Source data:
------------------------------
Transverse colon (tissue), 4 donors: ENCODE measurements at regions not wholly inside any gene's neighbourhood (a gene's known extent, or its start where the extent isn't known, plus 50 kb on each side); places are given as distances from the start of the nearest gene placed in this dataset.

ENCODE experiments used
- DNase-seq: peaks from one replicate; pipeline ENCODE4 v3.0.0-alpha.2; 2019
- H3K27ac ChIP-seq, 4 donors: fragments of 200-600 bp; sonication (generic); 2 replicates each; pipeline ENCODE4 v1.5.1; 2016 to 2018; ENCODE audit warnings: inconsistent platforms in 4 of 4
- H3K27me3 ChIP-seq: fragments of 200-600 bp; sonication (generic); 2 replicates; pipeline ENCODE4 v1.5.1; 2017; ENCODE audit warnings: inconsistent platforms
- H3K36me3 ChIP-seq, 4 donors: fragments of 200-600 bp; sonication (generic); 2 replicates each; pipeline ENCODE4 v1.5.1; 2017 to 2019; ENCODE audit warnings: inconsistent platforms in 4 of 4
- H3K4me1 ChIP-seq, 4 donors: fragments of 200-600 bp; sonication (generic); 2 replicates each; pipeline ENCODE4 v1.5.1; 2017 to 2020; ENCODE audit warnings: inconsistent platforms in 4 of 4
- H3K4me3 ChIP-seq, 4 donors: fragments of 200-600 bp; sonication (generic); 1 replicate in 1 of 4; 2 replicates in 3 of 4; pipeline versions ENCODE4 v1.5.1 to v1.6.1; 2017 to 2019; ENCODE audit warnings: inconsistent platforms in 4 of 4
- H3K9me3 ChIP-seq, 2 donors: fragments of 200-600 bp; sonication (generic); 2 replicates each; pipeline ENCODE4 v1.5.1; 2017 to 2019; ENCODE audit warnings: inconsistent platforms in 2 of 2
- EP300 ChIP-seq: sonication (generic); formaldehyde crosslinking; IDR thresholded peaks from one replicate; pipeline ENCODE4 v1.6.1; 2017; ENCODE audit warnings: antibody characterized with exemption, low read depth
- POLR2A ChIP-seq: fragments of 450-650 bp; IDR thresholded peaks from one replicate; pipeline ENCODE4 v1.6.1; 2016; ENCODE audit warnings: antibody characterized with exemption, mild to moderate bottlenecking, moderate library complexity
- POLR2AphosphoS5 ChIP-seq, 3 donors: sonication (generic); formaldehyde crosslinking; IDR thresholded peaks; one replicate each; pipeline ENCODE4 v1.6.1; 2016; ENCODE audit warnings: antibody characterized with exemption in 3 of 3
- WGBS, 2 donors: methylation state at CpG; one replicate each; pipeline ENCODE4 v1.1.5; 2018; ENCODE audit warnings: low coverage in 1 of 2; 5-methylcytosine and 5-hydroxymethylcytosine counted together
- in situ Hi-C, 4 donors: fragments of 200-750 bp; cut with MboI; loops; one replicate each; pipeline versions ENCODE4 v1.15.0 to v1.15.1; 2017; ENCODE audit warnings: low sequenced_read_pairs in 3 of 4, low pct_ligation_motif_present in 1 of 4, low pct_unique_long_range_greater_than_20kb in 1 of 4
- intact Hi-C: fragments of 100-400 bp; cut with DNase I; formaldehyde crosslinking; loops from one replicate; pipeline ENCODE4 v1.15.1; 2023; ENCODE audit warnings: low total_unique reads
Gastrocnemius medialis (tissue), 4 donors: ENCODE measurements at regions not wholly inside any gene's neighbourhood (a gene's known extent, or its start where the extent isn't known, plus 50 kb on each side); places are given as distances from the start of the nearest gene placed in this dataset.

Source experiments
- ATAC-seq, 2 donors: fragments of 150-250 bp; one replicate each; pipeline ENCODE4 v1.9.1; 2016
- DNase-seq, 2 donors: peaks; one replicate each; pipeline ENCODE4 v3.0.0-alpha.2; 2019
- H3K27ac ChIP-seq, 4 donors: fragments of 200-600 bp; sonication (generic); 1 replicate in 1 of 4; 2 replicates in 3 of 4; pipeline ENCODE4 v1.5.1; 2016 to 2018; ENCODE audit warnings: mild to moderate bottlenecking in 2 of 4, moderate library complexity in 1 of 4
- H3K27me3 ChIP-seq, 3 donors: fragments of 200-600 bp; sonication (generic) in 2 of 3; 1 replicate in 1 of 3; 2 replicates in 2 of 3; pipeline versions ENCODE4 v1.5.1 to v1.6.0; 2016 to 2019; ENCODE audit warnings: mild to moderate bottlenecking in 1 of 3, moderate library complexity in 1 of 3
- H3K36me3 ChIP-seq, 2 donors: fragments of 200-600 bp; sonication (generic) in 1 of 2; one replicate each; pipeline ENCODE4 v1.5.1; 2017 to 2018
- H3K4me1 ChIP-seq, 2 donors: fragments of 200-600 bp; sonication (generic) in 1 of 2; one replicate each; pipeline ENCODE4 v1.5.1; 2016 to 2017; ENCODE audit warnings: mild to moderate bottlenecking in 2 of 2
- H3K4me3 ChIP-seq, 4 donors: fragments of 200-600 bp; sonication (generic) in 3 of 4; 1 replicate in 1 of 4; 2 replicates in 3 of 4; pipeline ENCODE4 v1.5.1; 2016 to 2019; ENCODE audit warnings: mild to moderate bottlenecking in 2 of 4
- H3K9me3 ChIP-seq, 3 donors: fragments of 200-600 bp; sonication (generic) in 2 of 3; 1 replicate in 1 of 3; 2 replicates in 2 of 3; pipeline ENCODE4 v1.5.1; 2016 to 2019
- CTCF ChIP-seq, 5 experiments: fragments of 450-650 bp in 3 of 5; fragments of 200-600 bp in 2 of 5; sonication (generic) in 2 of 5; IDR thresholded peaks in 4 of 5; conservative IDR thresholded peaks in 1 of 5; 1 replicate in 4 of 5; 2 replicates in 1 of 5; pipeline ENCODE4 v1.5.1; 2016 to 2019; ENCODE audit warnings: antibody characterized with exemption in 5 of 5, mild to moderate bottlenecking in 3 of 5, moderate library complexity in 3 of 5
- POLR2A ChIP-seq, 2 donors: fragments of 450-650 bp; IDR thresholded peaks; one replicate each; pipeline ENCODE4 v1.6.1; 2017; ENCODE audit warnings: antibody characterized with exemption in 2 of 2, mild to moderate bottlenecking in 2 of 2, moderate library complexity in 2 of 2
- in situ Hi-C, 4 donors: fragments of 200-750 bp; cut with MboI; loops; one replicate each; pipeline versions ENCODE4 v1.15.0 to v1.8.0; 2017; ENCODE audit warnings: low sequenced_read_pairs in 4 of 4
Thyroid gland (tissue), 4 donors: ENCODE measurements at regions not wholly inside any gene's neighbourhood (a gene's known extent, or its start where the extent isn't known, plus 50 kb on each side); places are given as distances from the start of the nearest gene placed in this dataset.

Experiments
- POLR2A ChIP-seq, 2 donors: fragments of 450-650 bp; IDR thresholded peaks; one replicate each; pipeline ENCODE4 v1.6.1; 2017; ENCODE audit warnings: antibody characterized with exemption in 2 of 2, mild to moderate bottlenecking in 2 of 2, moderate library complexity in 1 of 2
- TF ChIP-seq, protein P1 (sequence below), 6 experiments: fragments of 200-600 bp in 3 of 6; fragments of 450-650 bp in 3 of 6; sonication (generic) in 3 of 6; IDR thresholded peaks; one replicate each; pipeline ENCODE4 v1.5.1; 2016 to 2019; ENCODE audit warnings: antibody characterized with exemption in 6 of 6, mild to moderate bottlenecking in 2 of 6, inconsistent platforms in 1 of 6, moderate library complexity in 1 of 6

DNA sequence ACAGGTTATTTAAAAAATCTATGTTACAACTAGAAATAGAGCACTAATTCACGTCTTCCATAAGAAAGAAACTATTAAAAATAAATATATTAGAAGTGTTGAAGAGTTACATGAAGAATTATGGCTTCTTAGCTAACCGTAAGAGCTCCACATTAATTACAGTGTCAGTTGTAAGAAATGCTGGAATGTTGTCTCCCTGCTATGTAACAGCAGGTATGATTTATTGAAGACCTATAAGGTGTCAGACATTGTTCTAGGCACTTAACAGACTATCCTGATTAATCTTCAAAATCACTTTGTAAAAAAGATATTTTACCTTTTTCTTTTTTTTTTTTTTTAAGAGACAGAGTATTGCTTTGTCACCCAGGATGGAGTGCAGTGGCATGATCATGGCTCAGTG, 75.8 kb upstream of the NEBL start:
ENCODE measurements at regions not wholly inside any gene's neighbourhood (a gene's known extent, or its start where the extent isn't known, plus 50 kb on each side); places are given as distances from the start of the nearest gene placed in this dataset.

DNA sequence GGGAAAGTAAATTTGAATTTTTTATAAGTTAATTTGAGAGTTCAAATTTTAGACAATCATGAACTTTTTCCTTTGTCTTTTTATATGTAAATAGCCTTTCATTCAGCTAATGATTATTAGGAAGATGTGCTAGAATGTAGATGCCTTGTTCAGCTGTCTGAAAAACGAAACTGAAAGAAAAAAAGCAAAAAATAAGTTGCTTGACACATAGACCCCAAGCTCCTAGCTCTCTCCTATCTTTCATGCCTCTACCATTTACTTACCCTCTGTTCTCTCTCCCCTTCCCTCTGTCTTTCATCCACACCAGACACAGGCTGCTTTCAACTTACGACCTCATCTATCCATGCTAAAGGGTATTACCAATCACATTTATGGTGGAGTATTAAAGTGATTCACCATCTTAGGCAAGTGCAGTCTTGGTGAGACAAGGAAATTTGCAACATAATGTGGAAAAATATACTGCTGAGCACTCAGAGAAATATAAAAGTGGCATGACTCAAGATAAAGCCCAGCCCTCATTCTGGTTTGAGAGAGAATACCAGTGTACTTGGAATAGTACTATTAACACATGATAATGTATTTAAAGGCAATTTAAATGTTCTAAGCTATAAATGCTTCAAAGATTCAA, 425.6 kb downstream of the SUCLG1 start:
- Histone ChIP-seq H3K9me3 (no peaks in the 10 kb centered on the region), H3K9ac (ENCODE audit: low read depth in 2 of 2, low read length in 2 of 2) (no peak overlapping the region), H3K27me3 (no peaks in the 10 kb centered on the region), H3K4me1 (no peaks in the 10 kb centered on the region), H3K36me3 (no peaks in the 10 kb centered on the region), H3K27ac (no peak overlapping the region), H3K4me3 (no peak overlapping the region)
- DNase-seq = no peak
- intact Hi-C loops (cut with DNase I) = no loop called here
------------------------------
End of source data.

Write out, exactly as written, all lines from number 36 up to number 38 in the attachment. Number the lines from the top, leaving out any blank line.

- Histone ChIP-seq H3K9me3 (no peaks in the 10 kb centered on the region), H3K9ac (ENCODE audit: low read depth in 2 of 2, low read length in 2 of 2) (no peak overlapping the region), H3K27me3 (no peaks in the 10 kb centered on the region), H3K4me1 (no peaks in the 10 kb centered on the region), H3K36me3 (no peaks in the 10 kb centered on the region), H3K27ac (no peak overlapping the region), H3K4me3 (no peak overlapping the region)
- DNase-seq = no peak
- intact Hi-C loops (cut with DNase I) = no loop called here